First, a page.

Lawmen & Outlaws
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William "Bill" Doolin

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A BLOODY BATTLE
Transcribed by: Mollie Stehno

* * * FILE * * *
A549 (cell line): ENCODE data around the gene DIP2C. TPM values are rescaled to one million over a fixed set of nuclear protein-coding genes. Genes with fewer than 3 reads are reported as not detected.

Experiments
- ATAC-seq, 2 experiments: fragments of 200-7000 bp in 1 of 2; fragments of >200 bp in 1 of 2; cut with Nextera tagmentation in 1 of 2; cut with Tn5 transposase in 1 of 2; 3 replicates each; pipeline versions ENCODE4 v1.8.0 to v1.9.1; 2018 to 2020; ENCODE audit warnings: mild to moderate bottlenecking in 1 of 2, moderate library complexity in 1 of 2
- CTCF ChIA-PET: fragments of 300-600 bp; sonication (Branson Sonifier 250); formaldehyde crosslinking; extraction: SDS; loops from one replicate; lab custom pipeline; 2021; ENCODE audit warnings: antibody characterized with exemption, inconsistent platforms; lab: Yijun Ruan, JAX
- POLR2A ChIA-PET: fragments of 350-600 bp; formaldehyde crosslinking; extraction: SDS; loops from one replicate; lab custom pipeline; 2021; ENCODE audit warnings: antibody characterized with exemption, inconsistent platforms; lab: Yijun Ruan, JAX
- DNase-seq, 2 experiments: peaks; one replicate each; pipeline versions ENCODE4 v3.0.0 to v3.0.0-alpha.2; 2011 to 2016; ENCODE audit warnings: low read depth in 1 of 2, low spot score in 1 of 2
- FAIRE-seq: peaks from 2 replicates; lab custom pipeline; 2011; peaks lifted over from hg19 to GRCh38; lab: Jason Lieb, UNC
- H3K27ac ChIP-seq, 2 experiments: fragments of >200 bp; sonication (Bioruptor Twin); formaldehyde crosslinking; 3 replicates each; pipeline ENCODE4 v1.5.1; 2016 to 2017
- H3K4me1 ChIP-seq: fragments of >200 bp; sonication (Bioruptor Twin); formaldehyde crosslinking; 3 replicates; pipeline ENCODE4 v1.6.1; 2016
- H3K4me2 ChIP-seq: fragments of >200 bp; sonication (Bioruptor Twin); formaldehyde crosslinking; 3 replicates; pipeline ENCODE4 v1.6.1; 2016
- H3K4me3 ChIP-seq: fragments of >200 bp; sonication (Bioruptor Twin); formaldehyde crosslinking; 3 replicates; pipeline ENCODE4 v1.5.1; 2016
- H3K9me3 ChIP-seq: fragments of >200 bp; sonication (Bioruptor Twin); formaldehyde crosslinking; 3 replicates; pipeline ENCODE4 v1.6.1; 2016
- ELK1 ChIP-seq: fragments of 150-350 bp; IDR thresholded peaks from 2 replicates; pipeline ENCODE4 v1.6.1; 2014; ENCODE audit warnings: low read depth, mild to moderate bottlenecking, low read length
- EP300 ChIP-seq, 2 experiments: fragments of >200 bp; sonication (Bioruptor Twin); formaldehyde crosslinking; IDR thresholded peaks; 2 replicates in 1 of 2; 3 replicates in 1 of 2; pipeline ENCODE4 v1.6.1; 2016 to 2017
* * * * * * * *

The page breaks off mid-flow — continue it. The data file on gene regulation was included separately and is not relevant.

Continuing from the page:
September 16, 1893-The Cherokee Advocate-A fight between a posse of United States Deputy Marshals and the Doolin-Dalton band of bank and train robbers took place at Ingalls, a small village in the east part of Payne County yesterday morning at 10 o'clock. Deputy Marshals Shadley and Speed were killed and Deputy Marshal Huston fatally wounded. N. A. Walker, N. S. Murray, G. W. Ransom and a boy name Briggs were wounded. A young man named Simmons was also instantly killed. It has been known for a long time that the gang made Ingalls their frequent headquarters. A posse of thirteen men was organized. Yesterday morning they drove into town in a boomer's wagon, as though traveling for the Strip. They entered the town from the south and drove the wagon into a livery stable close by. They then scattered into five different positions around the town in order to cover all places of escape. The outlaws consisted of six men, and were scattered in three different places. One was in a saloon, another on horseback near stable, and the rest in the town. The deputy marshals had scarcely gotten in town before the robbers were aware of it, and on going to the hotel where several of them were, said: "We are surrounded by deputy marshals and must get out of here as quick as we can." All but Arkansas Tom heard the warning and went out. He finding himself alone, upstairs when firing began, punched a hole in the two sides of the roof with Winchesters, one at each end, gave him the command of the whole town, the building in which he was, being the only two story structure. Some wonderful shooting and daring deeds were done on both sides, but this man out of sight in the building did most of the shooting that killed and wounded. He picked his men whenever he wanted to, and from 10 to 11 o'clock, poured shot down on the besieging party and any citizen who appeared. Bill Dalton had his horse shot from under him twice, the last time by Marshal Shadley. Shadley thinking he had killed him, turned his attention on the fire from the hotel, when Dalton walked within easy shot and poured four shots into Shadley killing him. He then took the saddle from his horse and placed it on another and rode off. Bill Doolin, after getting away some distance, turned his horse and poured shot after shot back into the marshals. He saw Dynamite Dick fall off his horse (perhaps wounded) and riding back towards the fight, picked him up and placed the man behind him on his horse. Four men rode off on three horses. The names of the outlaws as learned are: Bill Dalton, Bill Doolin, Bitter Creek or George Newcomb, Arkansas Tom and Nibs or Tulsa Jack. The names of the marshal's posse as learned are: John Hixon, Shadley, Huston, Dick Speed, George Cox, Jim Masterson, Janson, Henry Keller, Hi Thompson and Doe Roberts. Arkansas Tom kept the marshals at bay until 4 o'clock in the afternoon, when he made a proposition that if he was promised protection from mob violence and not to be put in chains, he would give up. He said that he knew that he could be taken finally, but in the meantime he would kill at least seven men whom he had range on then. He had over eighty balls yet left. His proposition was accepted and he came down and gave himself up. A posse of eleven came down from Stillwater and went in pursuit of the outlaws. The marshals also followed them further. George Ransom, the owner of the hotel in which the outlaws boarded, was arrested and this morning brought to Guthrie, on a charge of harboring the robbers. Attorney E. Roe Guthrey and A. T. Neil were retained to defend him and are in the city. There will be more arrests of citizens, it is said, on the same charge. Minco Mistrel


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